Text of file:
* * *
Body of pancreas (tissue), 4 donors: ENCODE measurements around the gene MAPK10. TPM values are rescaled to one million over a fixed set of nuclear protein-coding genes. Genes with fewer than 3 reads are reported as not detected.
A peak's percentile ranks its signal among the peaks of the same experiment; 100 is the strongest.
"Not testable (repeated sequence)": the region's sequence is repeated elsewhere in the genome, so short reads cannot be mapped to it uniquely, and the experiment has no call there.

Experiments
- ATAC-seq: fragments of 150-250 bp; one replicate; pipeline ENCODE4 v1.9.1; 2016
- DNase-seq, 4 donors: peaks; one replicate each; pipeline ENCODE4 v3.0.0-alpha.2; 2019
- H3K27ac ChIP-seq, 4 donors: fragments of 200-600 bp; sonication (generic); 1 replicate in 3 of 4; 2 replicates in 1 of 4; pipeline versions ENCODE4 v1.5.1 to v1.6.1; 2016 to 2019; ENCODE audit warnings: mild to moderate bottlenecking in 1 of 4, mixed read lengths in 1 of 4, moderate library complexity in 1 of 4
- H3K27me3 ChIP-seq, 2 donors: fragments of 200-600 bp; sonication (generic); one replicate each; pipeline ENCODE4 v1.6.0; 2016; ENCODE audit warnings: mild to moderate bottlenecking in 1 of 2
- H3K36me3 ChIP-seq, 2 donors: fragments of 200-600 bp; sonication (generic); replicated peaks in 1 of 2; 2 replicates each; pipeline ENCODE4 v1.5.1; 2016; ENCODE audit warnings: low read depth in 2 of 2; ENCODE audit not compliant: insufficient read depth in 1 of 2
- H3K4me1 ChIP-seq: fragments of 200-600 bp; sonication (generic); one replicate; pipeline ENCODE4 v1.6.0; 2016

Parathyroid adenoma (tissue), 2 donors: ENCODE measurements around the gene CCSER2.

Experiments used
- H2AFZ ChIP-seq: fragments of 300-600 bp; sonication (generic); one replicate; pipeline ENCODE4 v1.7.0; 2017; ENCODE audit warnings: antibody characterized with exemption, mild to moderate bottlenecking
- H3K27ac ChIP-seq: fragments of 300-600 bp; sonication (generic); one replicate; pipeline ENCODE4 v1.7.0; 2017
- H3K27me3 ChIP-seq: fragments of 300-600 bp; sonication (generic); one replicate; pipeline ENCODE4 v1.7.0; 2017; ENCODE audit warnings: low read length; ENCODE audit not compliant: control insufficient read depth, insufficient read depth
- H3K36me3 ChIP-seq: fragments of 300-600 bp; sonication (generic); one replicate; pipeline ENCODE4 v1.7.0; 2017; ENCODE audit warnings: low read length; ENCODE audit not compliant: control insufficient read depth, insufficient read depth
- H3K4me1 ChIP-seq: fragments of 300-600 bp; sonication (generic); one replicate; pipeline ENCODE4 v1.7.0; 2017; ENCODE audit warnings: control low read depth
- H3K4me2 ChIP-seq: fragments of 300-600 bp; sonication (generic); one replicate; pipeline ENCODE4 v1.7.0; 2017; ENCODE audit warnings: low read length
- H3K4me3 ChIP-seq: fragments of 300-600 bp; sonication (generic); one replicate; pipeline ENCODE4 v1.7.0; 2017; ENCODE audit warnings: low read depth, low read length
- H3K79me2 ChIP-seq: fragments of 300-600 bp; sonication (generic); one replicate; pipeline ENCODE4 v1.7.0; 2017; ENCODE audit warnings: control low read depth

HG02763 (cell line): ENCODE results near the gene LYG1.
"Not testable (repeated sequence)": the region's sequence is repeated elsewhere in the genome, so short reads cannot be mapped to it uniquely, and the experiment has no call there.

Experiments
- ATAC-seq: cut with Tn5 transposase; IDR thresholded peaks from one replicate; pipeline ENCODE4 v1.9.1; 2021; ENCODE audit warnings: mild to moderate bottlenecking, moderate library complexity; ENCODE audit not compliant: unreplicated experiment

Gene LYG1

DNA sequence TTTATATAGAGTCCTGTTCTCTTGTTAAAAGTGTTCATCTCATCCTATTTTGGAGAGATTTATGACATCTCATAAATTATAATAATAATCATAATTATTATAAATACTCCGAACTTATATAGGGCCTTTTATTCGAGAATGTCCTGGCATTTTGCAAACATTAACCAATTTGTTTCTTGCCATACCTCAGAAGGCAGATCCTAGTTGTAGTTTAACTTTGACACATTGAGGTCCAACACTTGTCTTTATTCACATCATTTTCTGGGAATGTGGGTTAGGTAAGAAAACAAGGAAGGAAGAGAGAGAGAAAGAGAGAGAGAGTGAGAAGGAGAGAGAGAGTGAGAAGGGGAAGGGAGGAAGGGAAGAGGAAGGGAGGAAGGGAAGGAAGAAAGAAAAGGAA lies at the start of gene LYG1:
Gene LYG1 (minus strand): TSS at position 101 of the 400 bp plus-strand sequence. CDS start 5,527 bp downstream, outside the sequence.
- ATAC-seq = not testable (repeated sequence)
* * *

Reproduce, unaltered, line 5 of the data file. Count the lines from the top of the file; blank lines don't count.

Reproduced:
- ATAC-seq: fragments of 150-250 bp; one replicate; pipeline ENCODE4 v1.9.1; 2016